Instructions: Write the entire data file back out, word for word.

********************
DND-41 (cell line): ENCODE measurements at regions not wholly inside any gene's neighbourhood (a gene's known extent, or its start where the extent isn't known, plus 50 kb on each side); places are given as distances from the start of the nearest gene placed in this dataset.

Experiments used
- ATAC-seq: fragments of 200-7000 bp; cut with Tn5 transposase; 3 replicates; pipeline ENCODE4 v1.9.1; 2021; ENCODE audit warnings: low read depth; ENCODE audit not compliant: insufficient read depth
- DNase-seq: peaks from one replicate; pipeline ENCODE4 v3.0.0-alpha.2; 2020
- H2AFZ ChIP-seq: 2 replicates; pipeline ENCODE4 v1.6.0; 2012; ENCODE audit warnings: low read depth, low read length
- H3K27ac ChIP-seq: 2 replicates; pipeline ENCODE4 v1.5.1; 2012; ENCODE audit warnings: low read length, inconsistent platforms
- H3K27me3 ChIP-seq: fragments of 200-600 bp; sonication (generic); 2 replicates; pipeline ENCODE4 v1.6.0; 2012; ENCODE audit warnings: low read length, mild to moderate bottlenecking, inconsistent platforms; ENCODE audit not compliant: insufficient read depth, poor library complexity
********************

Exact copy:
DND-41 (cell line): ENCODE measurements at regions not wholly inside any gene's neighbourhood (a gene's known extent, or its start where the extent isn't known, plus 50 kb on each side); places are given as distances from the start of the nearest gene placed in this dataset.

Experiments used
- ATAC-seq: fragments of 200-7000 bp; cut with Tn5 transposase; 3 replicates; pipeline ENCODE4 v1.9.1; 2021; ENCODE audit warnings: low read depth; ENCODE audit not compliant: insufficient read depth
- DNase-seq: peaks from one replicate; pipeline ENCODE4 v3.0.0-alpha.2; 2020
- H2AFZ ChIP-seq: 2 replicates; pipeline ENCODE4 v1.6.0; 2012; ENCODE audit warnings: low read depth, low read length
- H3K27ac ChIP-seq: 2 replicates; pipeline ENCODE4 v1.5.1; 2012; ENCODE audit warnings: low read length, inconsistent platforms
- H3K27me3 ChIP-seq: fragments of 200-600 bp; sonication (generic); 2 replicates; pipeline ENCODE4 v1.6.0; 2012; ENCODE audit warnings: low read length, mild to moderate bottlenecking, inconsistent platforms; ENCODE audit not compliant: insufficient read depth, poor library complexity